Written for the distinguished pianist Aleck Karis, Secret Geometry was composed with the assistance of a grant from the Pennsylvania Council on the Arts. The tape was realized in the Presser Electronic Music Studio of the University of Pennsylvania.
In line with the George Crumb quote above, I think of my music as being about a “system of proportions” – a secret geometry – “in the service of a spiritual impulse”.
Aleck’s recording of the piece was originally issued on a CRI (Composers Recordings, Inc.) disc. Though CRI no longer exists, their huge and important catalog has been made available once again by New World Records.
Click on the Discography link above for more of my music on disc.
Not much posting happening lately as I am pushing to finish up the piano consortium commission. Three movements are complete; two remain – the first and last in the set. The opening movement is nearly done: a harsh, dark chorale, dark in register, bitter in affect, with ornaments that mutter or sweep upward. There will be fanfares and a toccata for the finale.
A few items before I go back to work:
– my colleague Guthrie Ramsey has been writing a series of very substantial posts springing from his course on African-American music – the first one is here. He also has a guest post by Penn grad composer Erica Ball, writing about a recent visit to Penn by Brett Sroka and his group Ergo.
– Minnesota Public Radio offers a conversation with Maria Schneider here.
-the fine composer Hayes Biggs (a friend of mine from Columbia U days) has redone his website – there’s audio and more to explore.
I’ll be back after the piano piece is done…
– New music choir The Crossing offers three performances of Kile Smith’s Vespers, collaborating with Piffaro, The Renaissance Band. I don’t know a better contemporary piece for old instruments – for that alone the work is a remarkable achievement. But instrumentation aside, this is exceptionally beautiful music. January 7 and 8 in Philadelphia, January 9 in New York, details here.
– Eric Chasalow’s new horn concerto will be heard at the Southwest Horn Conference in Phoenix on January 14, and in Boston at a BMOP concert, January 27. Eric is perhaps best known as a master of the electronic medium, but his acoustic music is just as superb.
– There will be an evening of music by Hayes Biggs at Manhattan School, January 15. I earlier wrote about the Avalon Quartet’s recording of Hayes’s touching O Sapientia/Steal Away here. Update: more info about the concert here. Susan Narucki and Christopher Oldfather will offer a new song cycle.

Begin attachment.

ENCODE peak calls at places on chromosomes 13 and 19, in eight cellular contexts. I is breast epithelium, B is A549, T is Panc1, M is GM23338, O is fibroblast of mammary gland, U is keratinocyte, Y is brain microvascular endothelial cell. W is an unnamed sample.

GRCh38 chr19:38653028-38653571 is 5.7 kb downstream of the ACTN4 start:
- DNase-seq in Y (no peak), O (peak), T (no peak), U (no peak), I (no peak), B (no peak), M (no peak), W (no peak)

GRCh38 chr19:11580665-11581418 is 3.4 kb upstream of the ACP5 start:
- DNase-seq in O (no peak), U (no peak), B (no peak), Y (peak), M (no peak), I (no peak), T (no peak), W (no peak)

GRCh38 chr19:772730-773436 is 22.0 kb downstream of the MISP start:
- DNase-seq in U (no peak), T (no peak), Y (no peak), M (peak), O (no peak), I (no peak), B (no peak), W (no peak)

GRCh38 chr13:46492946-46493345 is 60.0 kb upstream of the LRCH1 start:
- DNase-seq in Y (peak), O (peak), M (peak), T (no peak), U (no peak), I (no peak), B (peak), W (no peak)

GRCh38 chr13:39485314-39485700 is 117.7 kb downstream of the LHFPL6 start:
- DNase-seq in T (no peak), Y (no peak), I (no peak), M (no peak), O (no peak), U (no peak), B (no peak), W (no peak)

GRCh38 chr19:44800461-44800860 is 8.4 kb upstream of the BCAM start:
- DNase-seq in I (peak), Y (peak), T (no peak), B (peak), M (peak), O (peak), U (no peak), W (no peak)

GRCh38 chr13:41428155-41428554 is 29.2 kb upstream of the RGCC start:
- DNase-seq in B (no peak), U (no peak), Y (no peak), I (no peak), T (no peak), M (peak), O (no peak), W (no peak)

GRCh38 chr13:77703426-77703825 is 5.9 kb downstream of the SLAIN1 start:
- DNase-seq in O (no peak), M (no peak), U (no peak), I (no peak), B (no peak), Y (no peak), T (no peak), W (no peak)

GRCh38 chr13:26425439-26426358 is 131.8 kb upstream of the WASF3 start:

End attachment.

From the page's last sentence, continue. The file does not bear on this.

After 30 years, Kile Smith is retiring from the Free Library of Philadelphia’s Fleisher Collection of Orchestral Music. It seemed like a good moment to listen again to Kile’s Vespers, the work he created for the Renaissance wind band Piffaro and Philadelphia’s The Crossing. In the piece, Kile draws gorgeous and endlessly varied harmonies out of a surprising limited array of pitches – the score doesn’t have a single accidental until the third movement. I know of no more successful piece for old instruments by a contemporary composer (I should know, I tried it myself.) My one quibble is that although it is intended as a Lutheran Vespers and the work is full of Lutheran chorale tunes, the pandiatonic idiom seems something that springs more from am English modal tradition, or even the diatonicism of Catholic chant, rather than the darker harmonic worlds of Schütz and Bach. No matter, the vocabulary serves the texts and the expressive intent beautifully.
By the way, Piffaro has fascinating video and more about their arsenal of instruments here.
– If you are in Philadelphia, you should consider taking your Saturday night date to the second in The Crossing’s Month of Moderns programs. Works by Kile Smith, Kamran Ince (a premiere) and Gabriel Jackson. Program notes here.
-And in New York the concert of choice is the program put on by the Washington Square Contemporary Music Society in collaboration with ICSM/League of Composers, featuring five U.S. or world premieres: Shulamit Ran, David Rakowski, Missy Mazzoli, Elliott Carter and Arthur Krieger. Program notes here.